21. Kilrush and Kilkee

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We landed back in County Clare on the Killimer ferry slip and cycled on the N67 to Kilrush.

And there was a man sticking pictures of Dana up on all the lampposts. So we went into a shop and bought all kinds of everything for our picnic ...

which we ate in the little park down near the marina, beside relics of Kilrush's maritime past. Although it is on a tidal creek, it was a busy port in the nineteenth century. Now Kilrush creek has an embankment with lock gates to provide a constant level of water in the marina.

Two of us decided to break the habit of the holiday and stop here for a pint. The others set more store by getting the cycling for the day behind them and set off for Kilkee. The pint was enjoyed in the S.S. Turk. No, I didn't ask,nor was there anything about the vessel in the bar, and a subsequent search on the internet has not yielded an explanation of its name.

The West Clare Railway (page 20) was three miles away on the road to Kilkee. Both pairs of cyclists broke the journey there and compared photos later. This is tourism as a competitive sport: 'Did you not see the ---? You shouldn't have missed that!' Bring back the 'I Spy' books.

From Moyasta Junction the road to Kilkee is quite deceptive. It seems to go up all the way, and you would expect have a great downhill run at the end ...

but there was just the merest little descent. Marie wonders what keeps the sea from rushing over Kilkee and flooding down to Kilrush, going 'whee!'

Our point of arrival was the mid-point of the curve of the bay, beside the two winkle stalls. Had we slipped through a fold in the space-time continuum and arrived in Southend-on-Sea?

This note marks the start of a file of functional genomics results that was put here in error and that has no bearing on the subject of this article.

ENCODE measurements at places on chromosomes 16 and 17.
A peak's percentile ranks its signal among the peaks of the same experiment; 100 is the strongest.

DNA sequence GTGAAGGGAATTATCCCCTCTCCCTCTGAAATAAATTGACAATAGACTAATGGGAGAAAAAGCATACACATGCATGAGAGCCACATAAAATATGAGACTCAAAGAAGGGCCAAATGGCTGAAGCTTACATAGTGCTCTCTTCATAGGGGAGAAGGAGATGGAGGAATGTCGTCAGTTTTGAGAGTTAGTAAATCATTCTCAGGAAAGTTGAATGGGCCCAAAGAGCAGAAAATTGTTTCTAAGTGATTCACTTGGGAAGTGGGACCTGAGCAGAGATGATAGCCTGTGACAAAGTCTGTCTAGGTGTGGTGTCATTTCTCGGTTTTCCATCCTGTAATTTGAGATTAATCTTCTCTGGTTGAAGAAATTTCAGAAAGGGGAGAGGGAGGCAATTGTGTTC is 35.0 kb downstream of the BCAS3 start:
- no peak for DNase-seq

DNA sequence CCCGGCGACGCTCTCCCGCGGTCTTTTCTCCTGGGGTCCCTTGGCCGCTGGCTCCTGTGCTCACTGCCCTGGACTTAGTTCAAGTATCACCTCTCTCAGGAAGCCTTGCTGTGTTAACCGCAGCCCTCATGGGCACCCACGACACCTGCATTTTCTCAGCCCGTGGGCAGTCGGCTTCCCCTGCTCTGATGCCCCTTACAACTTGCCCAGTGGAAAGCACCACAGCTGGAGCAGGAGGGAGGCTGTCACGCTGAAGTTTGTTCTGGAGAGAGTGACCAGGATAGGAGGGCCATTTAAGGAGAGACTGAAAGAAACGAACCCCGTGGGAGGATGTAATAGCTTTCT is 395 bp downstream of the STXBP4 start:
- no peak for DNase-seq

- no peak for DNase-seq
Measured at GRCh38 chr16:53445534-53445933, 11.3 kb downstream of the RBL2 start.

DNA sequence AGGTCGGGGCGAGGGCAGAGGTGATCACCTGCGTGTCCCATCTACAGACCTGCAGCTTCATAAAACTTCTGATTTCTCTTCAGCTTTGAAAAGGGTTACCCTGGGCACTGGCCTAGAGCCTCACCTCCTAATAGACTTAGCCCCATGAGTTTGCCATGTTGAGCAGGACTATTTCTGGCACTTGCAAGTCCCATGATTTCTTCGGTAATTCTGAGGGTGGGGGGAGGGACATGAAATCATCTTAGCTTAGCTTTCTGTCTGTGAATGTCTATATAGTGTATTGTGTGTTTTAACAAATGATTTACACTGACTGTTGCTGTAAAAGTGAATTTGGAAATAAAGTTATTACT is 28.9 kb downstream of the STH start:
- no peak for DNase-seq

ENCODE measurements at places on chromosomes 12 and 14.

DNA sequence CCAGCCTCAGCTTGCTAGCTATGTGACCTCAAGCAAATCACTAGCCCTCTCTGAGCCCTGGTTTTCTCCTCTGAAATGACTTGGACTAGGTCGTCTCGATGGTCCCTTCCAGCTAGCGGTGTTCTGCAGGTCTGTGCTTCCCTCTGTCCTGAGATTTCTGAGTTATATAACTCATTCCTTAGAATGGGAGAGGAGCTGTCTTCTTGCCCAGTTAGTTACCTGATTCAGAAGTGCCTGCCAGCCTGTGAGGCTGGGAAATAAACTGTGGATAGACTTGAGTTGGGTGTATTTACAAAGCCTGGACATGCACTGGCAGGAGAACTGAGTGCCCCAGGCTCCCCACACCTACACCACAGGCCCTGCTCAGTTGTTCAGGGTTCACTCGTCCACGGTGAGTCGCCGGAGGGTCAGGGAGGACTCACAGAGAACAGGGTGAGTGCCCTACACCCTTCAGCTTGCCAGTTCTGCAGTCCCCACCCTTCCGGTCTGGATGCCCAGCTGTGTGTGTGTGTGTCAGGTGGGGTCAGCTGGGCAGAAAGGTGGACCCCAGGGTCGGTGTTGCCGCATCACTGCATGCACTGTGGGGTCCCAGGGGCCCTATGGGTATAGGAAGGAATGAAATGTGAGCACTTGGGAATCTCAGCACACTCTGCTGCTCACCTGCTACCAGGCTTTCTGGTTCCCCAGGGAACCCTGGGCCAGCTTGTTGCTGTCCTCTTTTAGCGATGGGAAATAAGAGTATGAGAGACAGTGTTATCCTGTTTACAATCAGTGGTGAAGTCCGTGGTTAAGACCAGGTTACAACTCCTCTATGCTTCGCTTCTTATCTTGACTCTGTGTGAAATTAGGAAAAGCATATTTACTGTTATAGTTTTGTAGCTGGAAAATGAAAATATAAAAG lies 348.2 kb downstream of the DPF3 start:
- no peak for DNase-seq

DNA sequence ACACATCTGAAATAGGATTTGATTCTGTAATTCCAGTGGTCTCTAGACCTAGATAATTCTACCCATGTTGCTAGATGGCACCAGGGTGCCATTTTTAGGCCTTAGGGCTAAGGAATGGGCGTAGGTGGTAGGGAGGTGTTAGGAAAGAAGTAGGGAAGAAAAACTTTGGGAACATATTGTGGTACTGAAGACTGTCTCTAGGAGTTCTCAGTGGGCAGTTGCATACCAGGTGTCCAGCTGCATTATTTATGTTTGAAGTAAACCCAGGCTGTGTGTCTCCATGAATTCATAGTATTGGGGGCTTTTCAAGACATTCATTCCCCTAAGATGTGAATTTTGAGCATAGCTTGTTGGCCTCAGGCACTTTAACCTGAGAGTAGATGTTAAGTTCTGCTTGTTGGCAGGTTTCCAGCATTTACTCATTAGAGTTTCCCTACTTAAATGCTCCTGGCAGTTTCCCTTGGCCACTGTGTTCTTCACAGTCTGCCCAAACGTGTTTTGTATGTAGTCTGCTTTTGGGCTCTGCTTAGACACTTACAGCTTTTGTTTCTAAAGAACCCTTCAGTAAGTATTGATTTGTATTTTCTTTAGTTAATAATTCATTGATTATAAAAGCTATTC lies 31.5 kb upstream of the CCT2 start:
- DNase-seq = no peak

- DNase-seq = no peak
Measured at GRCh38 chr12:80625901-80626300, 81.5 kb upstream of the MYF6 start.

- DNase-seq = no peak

View panorama of Moore Bay

Panorama of Moore Bay:
Video clip (148KB).

If you stand at the winkle stalls with your back to Moore Bay, just up the road you see the Bay View guest house and bar. That's where we stayed ( Eu.30).

The view from our window.

We had a pint in a bar where the live music was much less Irish than advertised (though I think the spoons were Irish), and then dinner in the Stella Maris Hotel, where we sat by windows with a view of the sun setting over the bay.

And could not resist dashing out for a photo or two.

According to the barman there, the population of Kilkee is 1500 for 46 weeks of the year; but for six weeks beginning about the second week in July it is 25,000. It's possible that 23,500 of the locals take very long holidays. But likelier that there is a large summer influx. Best to come early in the season.

The starters included Haugh's Black Pudding & Onion Marmalade, Eu.6.50; Sautéed Carrigahole Crab Claws, 8.90; Creamed Whitebank Mussels, 6.50. And among the main courses was a Seafood Platter: A selection of Carrigaholt landed seafood, salmon, smoked salmon, smoked mackerel, prawns and oysters, 19.75. Seafood a bit of a speciality then. But the meat was good too.

And not long after the sun had sunk in the west, so did we.

Approaching Kilrush.

View towards the centre of town from the harbour (now marina).

'Sure isn't the price of a pint something terrible?'
Seen in the SS Turk bar in Kilrush. It was about to go up to Eu.4.20.

The sun sinking in the sea beyond Moore Bay, 9.44 p.m.

After the sun had set, 10.04 p.m.


21. Kilrush and Kilkee

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